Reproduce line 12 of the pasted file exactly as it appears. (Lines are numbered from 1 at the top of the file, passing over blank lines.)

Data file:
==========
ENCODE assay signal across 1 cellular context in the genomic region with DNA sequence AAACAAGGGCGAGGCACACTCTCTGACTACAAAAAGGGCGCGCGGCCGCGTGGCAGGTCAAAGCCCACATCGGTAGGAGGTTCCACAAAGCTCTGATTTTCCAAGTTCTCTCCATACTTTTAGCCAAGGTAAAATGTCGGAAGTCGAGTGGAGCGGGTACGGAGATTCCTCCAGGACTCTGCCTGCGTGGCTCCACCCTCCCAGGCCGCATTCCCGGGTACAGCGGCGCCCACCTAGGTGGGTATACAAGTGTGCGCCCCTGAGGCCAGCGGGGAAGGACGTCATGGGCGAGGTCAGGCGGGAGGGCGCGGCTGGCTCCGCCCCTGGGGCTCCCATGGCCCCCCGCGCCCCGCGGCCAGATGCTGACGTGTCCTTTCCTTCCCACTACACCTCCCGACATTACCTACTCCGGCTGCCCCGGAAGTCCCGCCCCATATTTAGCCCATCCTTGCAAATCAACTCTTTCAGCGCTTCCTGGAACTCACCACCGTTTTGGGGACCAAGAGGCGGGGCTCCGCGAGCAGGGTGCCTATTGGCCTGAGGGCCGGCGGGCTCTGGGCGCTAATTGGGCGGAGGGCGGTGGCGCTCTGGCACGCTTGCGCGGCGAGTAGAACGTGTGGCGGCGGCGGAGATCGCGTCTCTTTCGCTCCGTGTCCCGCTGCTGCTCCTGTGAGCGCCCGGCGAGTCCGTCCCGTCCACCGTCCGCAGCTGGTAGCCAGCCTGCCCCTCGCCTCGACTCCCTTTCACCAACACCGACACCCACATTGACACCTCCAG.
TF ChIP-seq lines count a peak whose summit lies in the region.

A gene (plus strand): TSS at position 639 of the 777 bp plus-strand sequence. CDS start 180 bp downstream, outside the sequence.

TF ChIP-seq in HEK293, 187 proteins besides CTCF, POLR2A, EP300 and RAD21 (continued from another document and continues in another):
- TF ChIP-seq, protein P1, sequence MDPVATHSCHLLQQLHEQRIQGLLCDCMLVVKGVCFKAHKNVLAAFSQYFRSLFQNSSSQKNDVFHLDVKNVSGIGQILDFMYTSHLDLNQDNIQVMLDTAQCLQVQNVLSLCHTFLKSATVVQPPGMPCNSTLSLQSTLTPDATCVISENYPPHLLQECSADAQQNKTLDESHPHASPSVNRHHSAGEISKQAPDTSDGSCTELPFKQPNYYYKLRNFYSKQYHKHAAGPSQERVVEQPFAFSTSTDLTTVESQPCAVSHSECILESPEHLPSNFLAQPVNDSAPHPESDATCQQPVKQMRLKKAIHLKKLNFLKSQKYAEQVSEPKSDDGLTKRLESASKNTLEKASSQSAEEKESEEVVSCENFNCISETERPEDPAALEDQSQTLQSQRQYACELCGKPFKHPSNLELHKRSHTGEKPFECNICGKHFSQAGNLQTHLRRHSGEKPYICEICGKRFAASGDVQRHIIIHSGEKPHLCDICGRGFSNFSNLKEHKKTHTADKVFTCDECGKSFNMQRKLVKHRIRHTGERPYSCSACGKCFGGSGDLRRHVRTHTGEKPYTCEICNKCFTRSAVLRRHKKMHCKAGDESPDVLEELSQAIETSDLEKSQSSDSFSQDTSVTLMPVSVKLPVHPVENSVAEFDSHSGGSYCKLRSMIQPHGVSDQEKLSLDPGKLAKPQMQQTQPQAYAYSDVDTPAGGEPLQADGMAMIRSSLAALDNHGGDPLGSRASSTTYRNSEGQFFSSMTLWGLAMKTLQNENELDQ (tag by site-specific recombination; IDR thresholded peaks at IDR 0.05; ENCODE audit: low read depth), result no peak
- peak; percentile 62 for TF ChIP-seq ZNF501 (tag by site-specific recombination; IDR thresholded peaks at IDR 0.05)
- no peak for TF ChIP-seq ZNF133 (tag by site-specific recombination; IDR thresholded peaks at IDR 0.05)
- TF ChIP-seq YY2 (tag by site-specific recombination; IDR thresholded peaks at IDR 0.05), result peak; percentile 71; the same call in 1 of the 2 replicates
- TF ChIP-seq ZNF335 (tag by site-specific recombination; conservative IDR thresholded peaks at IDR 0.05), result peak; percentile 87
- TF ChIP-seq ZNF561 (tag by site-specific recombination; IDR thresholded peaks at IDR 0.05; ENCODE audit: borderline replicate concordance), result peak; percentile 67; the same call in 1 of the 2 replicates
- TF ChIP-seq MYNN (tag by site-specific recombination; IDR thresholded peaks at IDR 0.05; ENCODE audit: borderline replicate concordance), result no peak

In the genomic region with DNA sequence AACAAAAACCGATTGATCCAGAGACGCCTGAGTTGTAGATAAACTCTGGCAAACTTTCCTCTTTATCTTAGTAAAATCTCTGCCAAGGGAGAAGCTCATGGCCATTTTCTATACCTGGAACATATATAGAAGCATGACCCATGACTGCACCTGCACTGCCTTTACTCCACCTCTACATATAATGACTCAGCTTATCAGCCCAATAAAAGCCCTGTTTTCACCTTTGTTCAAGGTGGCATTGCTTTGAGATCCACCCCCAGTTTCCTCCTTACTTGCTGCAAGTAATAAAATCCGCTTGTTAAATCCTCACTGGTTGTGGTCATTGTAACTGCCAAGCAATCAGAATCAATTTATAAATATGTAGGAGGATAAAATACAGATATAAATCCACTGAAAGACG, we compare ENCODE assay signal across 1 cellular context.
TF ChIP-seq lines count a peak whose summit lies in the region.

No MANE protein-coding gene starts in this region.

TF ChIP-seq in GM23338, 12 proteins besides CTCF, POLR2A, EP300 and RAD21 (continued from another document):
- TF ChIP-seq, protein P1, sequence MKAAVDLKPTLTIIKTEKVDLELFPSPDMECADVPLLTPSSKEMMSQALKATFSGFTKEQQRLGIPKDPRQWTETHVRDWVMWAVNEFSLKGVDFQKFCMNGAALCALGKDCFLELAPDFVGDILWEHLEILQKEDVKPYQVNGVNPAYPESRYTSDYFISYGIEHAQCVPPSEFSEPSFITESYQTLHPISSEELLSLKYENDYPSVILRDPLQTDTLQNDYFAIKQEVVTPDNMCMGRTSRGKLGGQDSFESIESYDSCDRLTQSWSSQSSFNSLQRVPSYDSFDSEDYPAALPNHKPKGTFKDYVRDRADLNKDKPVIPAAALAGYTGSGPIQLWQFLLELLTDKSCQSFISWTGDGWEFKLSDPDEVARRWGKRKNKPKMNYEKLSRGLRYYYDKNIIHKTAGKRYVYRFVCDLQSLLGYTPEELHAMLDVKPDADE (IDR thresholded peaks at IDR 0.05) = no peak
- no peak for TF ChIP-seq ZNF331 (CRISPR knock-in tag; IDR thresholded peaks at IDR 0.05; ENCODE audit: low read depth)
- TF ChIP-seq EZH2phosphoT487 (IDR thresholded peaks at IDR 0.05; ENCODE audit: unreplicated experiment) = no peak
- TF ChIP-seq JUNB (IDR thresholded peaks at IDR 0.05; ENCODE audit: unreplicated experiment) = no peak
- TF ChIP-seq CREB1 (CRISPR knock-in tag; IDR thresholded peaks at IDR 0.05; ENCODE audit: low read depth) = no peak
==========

In the genomic region with DNA sequence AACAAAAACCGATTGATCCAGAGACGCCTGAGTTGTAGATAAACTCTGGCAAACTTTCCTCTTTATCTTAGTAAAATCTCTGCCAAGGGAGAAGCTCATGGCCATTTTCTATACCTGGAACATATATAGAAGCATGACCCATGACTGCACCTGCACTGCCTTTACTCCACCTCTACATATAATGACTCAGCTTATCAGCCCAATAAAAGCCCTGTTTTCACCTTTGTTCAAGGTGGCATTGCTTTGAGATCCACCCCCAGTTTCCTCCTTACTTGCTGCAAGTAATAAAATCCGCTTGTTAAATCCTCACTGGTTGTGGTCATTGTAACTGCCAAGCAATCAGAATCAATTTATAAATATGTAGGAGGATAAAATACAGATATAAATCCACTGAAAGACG, we compare ENCODE assay signal across 1 cellular context.